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Muscle Capillarization and mitochondrial enzymes

xristos

Well-Known Member
Sep 5, 2013
102
29
68
Greece
Does increased muscle capillarization and mitochondrial enzymes hinder freediving performance? It is adaptations that runners cyclists etc have.
 
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SDS

Member
Feb 16, 2018
21
19
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34
Belgium
I don't see that many problems with increased capillarization. In fact, improved endothelial function (I know, not the same as capillary content you were referring to) through aerobic training may potentially improve the vasoconstriction component of the mammalian dive reflex.
Greater mitochondrial content, enzyme concentrations, and enzymatic activity on the other hand...
 
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xristos

xristos

Well-Known Member
Sep 5, 2013
102
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68
Greece
Don't leave me hanging like that, you think mitochondrial content, enzyme concentrations and enzymatic activity hinder freediving performance? How does this happen in your view ? Thanks SDS :bookworm:
 

SDS

Member
Feb 16, 2018
21
19
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34
Belgium
Haha, sorry about that :)
I do believe that a solid aerobic base is required for (i) a longer period of peak performance in your periodisation and (ii) to better recover from streneous high-intensity interval sessions.
High metabolic activity in the muscle at rest (during static and you could say to some extent during free immersion) would not be expected to improve performance, would it (higher O2 consumption at rest is not what you want as a freediver)?
That being sad, note that high-intensity interval training also increases muscle capillarization and mitochondrial content - but it is reasonable to postulate that it superiorly increases your pH-handling capacity as well as the capacity to yield ATP in hypoxic conditions ('anaerobic' glycolysis) as compared to moderate-intensity endurance training.
A logical suggestion would be to work on a good aerobic base in the beginning of the season and then start training at high intensities (either or not whilst holding your breath). But there are other more experienced people who might give you a better answer to your question...
Cheers
 
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xristos

xristos

Well-Known Member
Sep 5, 2013
102
29
68
Greece
Real wealth of knowledge thanks lots for sharing mate. Now need to process and study.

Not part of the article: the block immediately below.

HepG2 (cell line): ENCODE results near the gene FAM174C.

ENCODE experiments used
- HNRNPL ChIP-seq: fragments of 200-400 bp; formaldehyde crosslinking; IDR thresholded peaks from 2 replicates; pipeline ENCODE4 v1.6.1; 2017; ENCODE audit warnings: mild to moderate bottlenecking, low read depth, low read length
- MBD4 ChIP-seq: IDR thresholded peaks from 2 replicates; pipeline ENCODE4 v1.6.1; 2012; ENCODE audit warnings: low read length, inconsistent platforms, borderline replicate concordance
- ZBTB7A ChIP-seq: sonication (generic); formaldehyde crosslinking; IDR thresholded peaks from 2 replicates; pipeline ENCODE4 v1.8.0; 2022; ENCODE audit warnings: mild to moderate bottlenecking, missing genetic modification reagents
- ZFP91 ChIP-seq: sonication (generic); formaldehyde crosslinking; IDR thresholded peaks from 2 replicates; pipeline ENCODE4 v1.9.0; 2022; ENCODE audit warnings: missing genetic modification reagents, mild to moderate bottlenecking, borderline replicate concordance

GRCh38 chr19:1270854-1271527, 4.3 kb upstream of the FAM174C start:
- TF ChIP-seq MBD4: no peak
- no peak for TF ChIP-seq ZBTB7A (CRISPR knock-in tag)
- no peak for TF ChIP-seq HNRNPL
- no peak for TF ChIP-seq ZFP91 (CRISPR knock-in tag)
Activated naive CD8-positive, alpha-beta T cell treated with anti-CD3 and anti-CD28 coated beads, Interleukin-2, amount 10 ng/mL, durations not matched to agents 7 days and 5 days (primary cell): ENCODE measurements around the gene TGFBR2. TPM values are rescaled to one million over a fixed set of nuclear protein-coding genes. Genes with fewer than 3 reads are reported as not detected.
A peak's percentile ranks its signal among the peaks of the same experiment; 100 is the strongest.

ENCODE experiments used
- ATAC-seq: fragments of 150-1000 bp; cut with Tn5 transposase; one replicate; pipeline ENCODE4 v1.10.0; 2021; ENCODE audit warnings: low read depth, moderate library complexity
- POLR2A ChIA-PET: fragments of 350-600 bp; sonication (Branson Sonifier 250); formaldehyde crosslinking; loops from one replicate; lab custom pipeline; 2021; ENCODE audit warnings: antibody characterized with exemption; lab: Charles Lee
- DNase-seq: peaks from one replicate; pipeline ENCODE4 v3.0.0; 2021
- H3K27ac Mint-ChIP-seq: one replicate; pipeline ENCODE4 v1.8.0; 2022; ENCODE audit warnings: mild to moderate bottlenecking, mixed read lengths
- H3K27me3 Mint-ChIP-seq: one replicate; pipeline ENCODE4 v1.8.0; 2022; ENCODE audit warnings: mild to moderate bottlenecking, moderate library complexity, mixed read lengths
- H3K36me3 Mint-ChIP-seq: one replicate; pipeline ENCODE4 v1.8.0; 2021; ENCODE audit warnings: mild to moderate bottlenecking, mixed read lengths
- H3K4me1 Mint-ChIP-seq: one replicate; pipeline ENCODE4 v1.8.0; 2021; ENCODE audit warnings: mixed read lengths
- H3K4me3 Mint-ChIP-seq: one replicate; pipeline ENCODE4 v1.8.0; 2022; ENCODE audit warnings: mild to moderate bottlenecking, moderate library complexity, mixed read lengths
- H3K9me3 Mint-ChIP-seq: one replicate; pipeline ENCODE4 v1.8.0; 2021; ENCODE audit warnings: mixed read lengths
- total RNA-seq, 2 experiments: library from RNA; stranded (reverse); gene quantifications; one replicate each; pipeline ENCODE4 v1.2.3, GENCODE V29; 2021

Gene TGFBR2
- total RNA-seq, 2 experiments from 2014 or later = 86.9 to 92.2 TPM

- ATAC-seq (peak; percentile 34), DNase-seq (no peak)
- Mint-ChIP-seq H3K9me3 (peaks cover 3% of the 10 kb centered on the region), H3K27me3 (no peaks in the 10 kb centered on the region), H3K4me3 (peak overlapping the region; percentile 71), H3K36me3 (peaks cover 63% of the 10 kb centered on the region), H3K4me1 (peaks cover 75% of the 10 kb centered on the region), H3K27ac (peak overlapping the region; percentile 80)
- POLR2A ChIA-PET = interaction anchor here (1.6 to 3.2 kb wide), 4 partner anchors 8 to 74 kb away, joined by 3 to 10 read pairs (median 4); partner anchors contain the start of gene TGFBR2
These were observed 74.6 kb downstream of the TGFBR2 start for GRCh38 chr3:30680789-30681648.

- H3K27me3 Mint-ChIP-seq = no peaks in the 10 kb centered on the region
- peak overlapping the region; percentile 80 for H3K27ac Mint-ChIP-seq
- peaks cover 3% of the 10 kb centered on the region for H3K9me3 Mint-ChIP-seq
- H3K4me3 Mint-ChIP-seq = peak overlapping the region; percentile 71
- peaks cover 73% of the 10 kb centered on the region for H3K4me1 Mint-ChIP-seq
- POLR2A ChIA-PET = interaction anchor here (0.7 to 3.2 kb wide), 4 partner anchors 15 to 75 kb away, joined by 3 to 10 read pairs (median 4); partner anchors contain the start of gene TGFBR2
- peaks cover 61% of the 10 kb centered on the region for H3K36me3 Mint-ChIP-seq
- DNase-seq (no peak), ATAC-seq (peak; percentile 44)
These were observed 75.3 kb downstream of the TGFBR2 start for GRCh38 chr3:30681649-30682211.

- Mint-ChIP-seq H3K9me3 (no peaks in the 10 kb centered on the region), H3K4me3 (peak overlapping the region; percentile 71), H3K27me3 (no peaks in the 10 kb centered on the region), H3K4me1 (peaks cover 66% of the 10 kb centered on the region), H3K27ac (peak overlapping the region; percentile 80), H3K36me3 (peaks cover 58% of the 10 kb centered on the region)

Haha, sorry about that :)
I do believe that a solid aerobic base is required for (i) a longer period of peak performance in your periodisation and (ii) to better recover from streneous high-intensity interval sessions.
High metabolic activity in the muscle at rest (during static and you could say to some extent during free immersion) would not be expected to improve performance, would it (higher O2 consumption at rest is not what you want as a freediver)?
That being sad, note that high-intensity interval training also increases muscle capillarization and mitochondrial content - but it is reasonable to postulate that it superiorly increases your pH-handling capacity as well as the capacity to yield ATP in hypoxic conditions ('anaerobic' glycolysis) as compared to moderate-intensity endurance training.
A logical suggestion would be to work on a good aerobic base in the beginning of the season and then start training at high intensities (either or not whilst holding your breath). But there are other more experienced people who might give you a better answer to your question...
Cheers
That's a wealth of knowledge now I need to process and study :bookworm:
Thanks a lot SDS
:shame:
 
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Nathan Vinski

Well-Known Member
Apr 19, 2015
247
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Canada
Does increased muscle capillarization and mitochondrial enzymes hinder freediving performance? It is adaptations that runners cyclists etc have.

I think the answer is in the question..

Forget about (muscle capillarization and mitochondrial enzymes) and just think specifically about the demands of the sports.

running and cycling (assuming long distance here) requires MAXIMUM blood flow to the muscles & MAXIMUM O2 consumption in the muscles to sustain the effort for a long period of time.

Freediving (maximal efforts) requires the opposite.. MINIMUM blood flow to the muscles & MINIMUM 02 consumption in the muscles to sustain brain function during periods of low arterial saO2 and ppO2.

We know that sport-fitness = Specific Adaptation To Imposed demand.. The imposed demand of long distance running/cycling is very, very different than the demand of a deep/long freedive.

--

I do agree however, that a minimum level of aerobic fitness is necessary for the reasons that @SDS mentioned. But there's an 'Enough-is-Enough' factor here.. Having a decent 5k time will probably help your freediving.. But being able to do a <3hr Marathon probably isn't going to help your freediving all that much.

But the same can be said about anaerobic fitness.. A minimum level of strength is required to freedive effectively. Lets make up numbers trying to be relatively accurate.. Having a 1.5x body-weight squat will help your freediving a lot.. Will training to Squat 350kg?? Probably not.

If you want to be "needle moving" focus on the strength/anaerobic work, and maintain a healthy level of aerobic fitness..
 
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